Brown (aka Richard Earl Durand, aka Richard Earl Brown (1903-1990)

By – Don Taylor
No Story too Small
We all have someone in our tree that is confusing. It is
that person that the more you learn about them; the more you know you do not
know. My grandfather was such a person. It wasn’t until I began doing genealogy
that I learned his birth name. I also knew he went by another name but didn’t
have a clue why. Back in the late 1990s, I asked his sister, Delores, about the
name changes and again I asked her about it in the 2000s, and she avoided
answering. She said she didn’t want to speak ill of the dead and that “Dick”
was her “favorite brother.” I so wish I hadn’t let her take that stand. In the
following years, thanks to Genealogy Bank, I learned much about my grandpa Dick, things that I would
have never imagined. Through that research I think I know why the changes in
name.

Bio – Clifford Brown (aka Richard Earl
Durand, aka Richard Earl Brown (1903-1990)

Richard Earl Brown always
carried a hunting knife.
Photo: about 1953 source unknown

Clifford Brown was born on 14 September 1903, in Robinson,
Kidder County, North Dakota. He was the sixth child of thirteen born to Arthur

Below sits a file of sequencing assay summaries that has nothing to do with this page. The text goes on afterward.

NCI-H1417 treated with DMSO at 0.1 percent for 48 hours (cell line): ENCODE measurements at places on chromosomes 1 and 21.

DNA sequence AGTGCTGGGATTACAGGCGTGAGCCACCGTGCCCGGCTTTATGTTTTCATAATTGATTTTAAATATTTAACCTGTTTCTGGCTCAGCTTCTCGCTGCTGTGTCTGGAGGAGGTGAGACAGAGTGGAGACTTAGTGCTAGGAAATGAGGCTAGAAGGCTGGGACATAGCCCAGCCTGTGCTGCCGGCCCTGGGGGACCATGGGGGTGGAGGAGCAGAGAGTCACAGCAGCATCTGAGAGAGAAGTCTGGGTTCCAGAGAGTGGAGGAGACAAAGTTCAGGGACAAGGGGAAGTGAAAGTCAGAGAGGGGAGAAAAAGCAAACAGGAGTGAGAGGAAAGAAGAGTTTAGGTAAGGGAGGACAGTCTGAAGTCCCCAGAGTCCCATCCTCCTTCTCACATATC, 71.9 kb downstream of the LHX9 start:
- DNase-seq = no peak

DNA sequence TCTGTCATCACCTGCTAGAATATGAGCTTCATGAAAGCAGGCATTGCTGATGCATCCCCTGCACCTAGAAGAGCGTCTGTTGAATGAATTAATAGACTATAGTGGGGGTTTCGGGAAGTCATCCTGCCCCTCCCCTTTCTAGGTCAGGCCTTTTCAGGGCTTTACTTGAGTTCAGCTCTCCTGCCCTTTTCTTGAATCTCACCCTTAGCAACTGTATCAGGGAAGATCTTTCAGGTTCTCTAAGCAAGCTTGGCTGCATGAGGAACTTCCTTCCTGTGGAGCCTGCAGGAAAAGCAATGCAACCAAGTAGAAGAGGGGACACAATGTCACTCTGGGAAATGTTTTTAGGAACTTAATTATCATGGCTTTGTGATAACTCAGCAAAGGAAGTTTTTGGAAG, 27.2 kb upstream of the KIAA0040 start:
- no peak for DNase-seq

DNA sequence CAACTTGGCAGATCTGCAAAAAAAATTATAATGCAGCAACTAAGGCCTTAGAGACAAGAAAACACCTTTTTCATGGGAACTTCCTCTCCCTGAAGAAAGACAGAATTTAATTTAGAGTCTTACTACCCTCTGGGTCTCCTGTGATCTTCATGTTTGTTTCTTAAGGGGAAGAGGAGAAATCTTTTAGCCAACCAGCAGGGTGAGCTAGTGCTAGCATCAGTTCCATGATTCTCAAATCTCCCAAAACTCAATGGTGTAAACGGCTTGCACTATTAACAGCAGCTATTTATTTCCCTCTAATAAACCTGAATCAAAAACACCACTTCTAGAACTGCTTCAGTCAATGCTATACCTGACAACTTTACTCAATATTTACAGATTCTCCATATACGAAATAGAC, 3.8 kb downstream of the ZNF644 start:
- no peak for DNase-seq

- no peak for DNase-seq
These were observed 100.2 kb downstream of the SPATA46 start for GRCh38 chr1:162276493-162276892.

Durrwood and Mary Elizabeth Manning Brown.

He spent much of his childhood in the rugged and very
isolated homestead at the N1/2-NW1/4&SW1/4-NW1/4
– Section 34, Township 144 North Rang 72 West of the 5th Principal Meridian. 

Today
it is a land devoid of buildings or evidence the family ever homesteaded there.
Wikipedia indicates that Robinson had a population of 37 people in the 2010 Census[1]. Merkel, the other town mentioned in some of the
records regarding the family indicates a population of 39 people[2]. The entire county only has a population of 2,435
and the total area is about 1,351 square miles[3], which means that there are less than two people
per square mile today. Talk about isolated.

In 1917 (aged 14) his
family moved back to the “civilized lands” of Minnesota. His father received a
land patent, in township 138N (now Sylvan Township), Range 029W, Section
7,  NE1/4-Nw1/4, N1/2-NE1/4, SE1/4-NE1/4.
(Modern GPS: 46.7911918, -94.4073918 –  NW Corner of L shaped property.)

In 1928, his father died
of liver cancer[4].

Here is where things get
complicated. His daughter believes that he went into the service sometime
before 1931 as Richard Earl Durand. I don’t think so.  There are stories that he might have been a
spy and had that name as a spy. Other stories indicate he was in show business
while in the military and Richard Earl Durand was his stage name. In either event,
it is understood that Clifford and Madonna Mae Montran met in Panama City, Panama
in 1931 while he was in the service. They had a liaison, which produced a daughter, Sylvia. Madonna was
married to Samson Amsterdam at the time. The story there is that Samson
remained married to Madonna until the child was born, “to give it a name” then
quietly divorced. After the divorce, the oral history says that he pursued Madonna more.